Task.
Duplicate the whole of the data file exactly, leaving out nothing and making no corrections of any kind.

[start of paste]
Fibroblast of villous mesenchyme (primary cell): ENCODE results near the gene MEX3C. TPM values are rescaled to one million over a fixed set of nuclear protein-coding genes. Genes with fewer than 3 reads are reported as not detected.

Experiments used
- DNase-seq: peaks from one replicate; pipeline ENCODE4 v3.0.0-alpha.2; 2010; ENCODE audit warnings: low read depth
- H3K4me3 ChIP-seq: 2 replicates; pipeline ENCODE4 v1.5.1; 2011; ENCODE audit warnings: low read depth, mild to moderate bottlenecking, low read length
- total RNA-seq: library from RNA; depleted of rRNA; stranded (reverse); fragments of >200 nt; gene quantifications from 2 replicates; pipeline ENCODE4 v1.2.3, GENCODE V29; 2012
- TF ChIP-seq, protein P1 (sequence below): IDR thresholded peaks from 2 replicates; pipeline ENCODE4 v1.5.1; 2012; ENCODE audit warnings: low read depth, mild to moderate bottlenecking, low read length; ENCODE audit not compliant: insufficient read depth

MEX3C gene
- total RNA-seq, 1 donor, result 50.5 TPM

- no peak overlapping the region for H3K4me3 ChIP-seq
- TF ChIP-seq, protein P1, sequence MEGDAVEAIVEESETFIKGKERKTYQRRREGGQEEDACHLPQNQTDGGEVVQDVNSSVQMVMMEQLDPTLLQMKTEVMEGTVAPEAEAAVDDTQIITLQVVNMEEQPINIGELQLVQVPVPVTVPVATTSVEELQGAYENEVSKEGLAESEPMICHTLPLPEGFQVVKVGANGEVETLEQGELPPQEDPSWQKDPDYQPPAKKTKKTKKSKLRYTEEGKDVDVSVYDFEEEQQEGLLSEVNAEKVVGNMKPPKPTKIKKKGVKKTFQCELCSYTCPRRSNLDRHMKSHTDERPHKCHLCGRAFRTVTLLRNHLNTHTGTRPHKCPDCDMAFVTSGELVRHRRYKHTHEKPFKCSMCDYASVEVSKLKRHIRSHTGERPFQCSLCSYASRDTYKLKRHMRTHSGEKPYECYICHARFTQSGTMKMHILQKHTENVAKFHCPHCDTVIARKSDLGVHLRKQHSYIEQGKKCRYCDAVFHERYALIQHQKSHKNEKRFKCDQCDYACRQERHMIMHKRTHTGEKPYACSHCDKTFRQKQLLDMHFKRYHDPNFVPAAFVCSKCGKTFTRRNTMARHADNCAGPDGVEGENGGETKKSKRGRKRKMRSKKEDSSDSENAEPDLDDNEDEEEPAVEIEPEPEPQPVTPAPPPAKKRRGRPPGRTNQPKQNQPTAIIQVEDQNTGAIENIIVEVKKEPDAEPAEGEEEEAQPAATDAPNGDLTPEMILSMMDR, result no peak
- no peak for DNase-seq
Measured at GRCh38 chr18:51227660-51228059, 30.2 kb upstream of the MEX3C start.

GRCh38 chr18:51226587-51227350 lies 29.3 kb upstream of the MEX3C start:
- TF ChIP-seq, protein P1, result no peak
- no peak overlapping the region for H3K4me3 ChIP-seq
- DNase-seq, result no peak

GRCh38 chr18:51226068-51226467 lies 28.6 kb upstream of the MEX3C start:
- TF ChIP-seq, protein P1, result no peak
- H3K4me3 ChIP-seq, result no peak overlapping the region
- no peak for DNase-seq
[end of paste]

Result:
Fibroblast of villous mesenchyme (primary cell): ENCODE results near the gene MEX3C. TPM values are rescaled to one million over a fixed set of nuclear protein-coding genes. Genes with fewer than 3 reads are reported as not detected.

Experiments used
- DNase-seq: peaks from one replicate; pipeline ENCODE4 v3.0.0-alpha.2; 2010; ENCODE audit warnings: low read depth
- H3K4me3 ChIP-seq: 2 replicates; pipeline ENCODE4 v1.5.1; 2011; ENCODE audit warnings: low read depth, mild to moderate bottlenecking, low read length
- total RNA-seq: library from RNA; depleted of rRNA; stranded (reverse); fragments of >200 nt; gene quantifications from 2 replicates; pipeline ENCODE4 v1.2.3, GENCODE V29; 2012
- TF ChIP-seq, protein P1 (sequence below): IDR thresholded peaks from 2 replicates; pipeline ENCODE4 v1.5.1; 2012; ENCODE audit warnings: low read depth, mild to moderate bottlenecking, low read length; ENCODE audit not compliant: insufficient read depth

MEX3C gene
- total RNA-seq, 1 donor, result 50.5 TPM

- no peak overlapping the region for H3K4me3 ChIP-seq
- TF ChIP-seq, protein P1, sequence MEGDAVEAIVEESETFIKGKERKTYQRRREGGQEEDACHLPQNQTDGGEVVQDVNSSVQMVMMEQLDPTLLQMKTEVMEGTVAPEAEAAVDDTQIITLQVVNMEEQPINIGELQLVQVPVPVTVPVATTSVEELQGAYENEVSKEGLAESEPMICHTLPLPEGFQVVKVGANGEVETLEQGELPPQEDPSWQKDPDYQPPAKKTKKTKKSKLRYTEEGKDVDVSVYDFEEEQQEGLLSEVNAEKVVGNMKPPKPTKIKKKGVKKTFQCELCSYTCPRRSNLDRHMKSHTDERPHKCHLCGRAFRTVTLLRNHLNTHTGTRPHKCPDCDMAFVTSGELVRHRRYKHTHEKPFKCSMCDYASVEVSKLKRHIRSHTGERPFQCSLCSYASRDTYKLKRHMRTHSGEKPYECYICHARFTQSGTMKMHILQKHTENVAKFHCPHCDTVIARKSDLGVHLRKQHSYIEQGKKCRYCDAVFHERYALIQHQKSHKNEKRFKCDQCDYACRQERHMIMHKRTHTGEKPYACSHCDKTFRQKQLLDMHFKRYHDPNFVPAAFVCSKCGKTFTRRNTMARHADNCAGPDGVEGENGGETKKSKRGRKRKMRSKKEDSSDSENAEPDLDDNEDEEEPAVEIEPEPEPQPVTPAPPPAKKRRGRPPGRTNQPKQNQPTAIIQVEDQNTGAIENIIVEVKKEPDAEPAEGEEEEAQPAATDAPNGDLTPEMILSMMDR, result no peak
- no peak for DNase-seq
Measured at GRCh38 chr18:51227660-51228059, 30.2 kb upstream of the MEX3C start.

GRCh38 chr18:51226587-51227350 lies 29.3 kb upstream of the MEX3C start:
- TF ChIP-seq, protein P1, result no peak
- no peak overlapping the region for H3K4me3 ChIP-seq
- DNase-seq, result no peak

GRCh38 chr18:51226068-51226467 lies 28.6 kb upstream of the MEX3C start:
- TF ChIP-seq, protein P1, result no peak
- H3K4me3 ChIP-seq, result no peak overlapping the region
- no peak for DNase-seq